Wild Edible Of The Week - Week 23 - "Hazelnut"

Botanical name : Corylus avellana

Common names : Hazel

Physical appearance : A small hardy tree or a multi-stemmed shrub. Its leaves are toothed and downy. In the approach to Winter, the hazel produces yellow catkins colloquially known as "lamb's tails". The fruit or "nuts" it produces are ovoid and encased in a green, leafy cup.

(Photo above: Male catkins).

Edible parts : The kernels (hazel nuts).

Best places to find : Most readily found in woodlands, scrubland and hedgerows. Generally likes well drained soils so will not usually grow in very damp environments.

Time of year : The nuts are best gathered from mid September onward, when the leaves start to turn yellow. When picked too early, the nuts can be a little bland. The sweetness develops once the protective shell starts to brown.

Serving suggestions : Can be used to flavour ice creams and puddings. Add to bread, salads, muesli for extra crunch and texture.

Other recipes  : Nut cutlets.

Interesting factoid - The hazel is a useful tree/plant. Not only does it provide sustenance but good building materials also. Its branches are ideal for building fences and shelters as they are supple and can be manipulated into useful shapes. Its wood is also good for making spoons, cups and other useful items. The leaves of the hazel can be used as food for livestock.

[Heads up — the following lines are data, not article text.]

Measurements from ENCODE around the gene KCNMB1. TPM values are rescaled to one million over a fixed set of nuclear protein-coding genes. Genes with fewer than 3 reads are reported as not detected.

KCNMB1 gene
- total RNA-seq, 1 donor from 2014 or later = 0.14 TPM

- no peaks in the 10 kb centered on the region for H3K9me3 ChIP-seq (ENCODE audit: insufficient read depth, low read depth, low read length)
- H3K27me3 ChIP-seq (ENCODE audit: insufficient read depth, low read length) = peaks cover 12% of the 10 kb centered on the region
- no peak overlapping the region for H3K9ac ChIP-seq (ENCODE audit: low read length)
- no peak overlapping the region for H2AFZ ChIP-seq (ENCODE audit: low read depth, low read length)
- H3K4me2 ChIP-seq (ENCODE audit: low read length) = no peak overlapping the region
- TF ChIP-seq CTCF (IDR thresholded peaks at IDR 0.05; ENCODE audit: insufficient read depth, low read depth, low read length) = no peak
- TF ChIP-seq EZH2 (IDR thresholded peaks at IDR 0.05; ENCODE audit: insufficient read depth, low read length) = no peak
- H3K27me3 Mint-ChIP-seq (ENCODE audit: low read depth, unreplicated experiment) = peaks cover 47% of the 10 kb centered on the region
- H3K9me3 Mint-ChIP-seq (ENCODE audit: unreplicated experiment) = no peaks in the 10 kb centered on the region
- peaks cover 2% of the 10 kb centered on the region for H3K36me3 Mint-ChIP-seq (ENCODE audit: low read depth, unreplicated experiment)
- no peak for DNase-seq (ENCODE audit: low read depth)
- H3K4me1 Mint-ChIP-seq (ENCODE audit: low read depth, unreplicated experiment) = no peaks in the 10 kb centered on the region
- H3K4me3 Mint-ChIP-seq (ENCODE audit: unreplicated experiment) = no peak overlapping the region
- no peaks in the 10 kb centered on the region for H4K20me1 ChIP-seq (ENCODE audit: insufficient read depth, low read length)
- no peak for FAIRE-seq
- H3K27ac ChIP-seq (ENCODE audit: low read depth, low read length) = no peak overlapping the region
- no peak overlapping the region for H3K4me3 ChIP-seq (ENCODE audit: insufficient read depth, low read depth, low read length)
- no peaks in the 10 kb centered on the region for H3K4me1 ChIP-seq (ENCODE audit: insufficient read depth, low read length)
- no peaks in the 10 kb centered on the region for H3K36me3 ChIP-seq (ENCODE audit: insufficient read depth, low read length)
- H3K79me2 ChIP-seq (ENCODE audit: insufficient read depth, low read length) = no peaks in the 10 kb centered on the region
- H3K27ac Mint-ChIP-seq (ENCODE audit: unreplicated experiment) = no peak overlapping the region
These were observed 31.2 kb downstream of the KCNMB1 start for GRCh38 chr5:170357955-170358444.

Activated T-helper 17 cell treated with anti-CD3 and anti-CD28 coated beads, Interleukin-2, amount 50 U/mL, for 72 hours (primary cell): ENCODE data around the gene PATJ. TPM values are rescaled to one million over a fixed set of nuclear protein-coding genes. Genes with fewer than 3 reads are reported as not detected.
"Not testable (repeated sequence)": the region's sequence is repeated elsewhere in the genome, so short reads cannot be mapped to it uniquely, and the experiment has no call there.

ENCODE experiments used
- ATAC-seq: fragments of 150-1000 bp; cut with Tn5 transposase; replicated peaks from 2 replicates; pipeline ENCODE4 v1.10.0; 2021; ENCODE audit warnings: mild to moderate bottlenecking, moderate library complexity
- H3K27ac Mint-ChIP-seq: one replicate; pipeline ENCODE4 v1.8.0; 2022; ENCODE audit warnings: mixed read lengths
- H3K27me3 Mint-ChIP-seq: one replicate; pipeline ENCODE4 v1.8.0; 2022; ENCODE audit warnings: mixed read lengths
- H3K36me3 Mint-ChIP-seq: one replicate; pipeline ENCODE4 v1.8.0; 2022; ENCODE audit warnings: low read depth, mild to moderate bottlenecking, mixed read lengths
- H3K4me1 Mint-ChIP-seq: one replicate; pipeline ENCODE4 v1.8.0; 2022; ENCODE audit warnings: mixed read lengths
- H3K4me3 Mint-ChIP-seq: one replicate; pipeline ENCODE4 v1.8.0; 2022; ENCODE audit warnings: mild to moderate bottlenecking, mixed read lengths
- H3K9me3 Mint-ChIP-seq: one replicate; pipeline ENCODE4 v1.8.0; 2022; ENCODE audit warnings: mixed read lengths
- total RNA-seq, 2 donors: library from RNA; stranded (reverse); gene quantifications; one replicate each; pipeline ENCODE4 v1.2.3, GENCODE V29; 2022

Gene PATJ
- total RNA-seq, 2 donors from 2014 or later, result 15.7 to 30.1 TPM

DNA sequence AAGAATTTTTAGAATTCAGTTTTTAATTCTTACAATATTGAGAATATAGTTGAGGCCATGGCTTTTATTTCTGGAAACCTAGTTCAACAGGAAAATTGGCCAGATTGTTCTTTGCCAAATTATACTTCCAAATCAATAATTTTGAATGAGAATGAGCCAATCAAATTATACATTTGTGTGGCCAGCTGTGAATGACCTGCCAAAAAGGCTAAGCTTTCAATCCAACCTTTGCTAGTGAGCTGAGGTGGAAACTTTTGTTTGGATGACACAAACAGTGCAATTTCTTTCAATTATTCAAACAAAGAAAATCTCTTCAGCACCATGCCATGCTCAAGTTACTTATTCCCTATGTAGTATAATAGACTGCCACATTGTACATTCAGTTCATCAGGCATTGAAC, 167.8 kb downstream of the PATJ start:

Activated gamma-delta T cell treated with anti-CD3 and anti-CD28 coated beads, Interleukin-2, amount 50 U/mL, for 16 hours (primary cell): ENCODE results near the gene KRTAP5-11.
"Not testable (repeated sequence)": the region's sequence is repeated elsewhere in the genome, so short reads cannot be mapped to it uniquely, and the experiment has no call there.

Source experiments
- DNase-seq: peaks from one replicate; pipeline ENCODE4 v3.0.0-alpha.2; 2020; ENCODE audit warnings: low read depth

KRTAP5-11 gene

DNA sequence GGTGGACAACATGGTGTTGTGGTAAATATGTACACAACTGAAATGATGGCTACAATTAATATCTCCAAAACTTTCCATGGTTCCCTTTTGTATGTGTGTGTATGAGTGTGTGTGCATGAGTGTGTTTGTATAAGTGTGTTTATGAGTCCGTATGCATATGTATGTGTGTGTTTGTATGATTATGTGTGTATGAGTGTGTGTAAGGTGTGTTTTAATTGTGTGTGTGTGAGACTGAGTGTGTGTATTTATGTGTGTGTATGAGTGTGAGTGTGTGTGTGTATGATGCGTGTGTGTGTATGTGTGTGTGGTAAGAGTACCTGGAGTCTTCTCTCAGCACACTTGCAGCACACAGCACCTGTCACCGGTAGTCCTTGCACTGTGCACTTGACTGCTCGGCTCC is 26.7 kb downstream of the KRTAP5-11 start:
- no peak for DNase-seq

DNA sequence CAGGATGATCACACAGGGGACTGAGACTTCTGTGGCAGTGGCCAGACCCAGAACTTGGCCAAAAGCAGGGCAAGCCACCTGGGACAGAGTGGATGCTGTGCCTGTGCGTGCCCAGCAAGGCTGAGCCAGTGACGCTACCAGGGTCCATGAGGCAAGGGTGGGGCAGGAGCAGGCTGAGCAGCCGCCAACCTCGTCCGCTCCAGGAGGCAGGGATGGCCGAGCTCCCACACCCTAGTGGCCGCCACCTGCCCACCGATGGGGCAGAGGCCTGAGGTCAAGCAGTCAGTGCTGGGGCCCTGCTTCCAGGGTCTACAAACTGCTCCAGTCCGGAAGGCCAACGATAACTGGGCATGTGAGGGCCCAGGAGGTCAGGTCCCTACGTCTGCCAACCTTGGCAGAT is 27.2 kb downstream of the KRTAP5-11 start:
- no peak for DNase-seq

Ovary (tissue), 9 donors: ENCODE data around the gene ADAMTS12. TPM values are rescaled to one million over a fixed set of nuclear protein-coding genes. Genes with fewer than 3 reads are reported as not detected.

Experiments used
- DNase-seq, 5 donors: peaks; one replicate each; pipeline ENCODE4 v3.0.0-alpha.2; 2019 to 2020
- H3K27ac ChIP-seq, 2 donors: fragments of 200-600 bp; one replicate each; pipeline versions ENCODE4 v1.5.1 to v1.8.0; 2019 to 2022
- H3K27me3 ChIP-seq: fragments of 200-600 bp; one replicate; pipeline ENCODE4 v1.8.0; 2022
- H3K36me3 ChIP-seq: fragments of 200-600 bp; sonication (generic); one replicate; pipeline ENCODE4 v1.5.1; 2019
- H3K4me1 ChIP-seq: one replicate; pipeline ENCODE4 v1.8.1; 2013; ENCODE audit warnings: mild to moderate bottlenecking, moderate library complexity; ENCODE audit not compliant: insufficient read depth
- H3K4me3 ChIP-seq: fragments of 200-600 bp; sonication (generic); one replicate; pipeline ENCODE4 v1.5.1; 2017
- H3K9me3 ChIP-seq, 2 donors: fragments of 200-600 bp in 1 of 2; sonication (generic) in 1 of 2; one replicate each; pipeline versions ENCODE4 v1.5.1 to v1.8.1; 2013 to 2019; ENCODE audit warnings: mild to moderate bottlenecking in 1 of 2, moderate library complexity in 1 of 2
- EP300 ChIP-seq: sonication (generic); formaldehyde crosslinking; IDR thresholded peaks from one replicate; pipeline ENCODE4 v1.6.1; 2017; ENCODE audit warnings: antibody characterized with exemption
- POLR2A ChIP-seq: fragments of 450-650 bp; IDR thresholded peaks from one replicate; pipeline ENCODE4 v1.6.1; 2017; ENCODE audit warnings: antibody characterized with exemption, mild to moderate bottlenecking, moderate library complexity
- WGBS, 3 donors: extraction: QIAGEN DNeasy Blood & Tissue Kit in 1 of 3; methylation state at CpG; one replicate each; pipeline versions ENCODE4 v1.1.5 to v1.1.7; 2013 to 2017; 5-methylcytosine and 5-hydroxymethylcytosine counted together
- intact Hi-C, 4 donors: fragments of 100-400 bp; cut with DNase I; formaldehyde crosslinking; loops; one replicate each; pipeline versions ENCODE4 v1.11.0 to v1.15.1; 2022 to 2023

NB - Please be sure you know what you are picking. Many plants look similar to one another and many can be poisonous!  Please seek professional instruction if you are unsure! Don't risk your life!!!

Photos courtesy of :

CC BY-SA 3.0, https://commons.wikimedia.org/w/index.php?curid=144925

By Agnes Monkelbaan - Own work, CC BY-SA 4.0, https://commons.wikimedia.org/w/index.php?curid=99703307

By Misolonax - Own work, CC BY-SA 4.0, https://commons.wikimedia.org/w/index.php?curid=61038627

By Ivar Leidus - Own work, CC BY-SA 4.0, https://commons.wikimedia.org/w/index.php?curid=98707662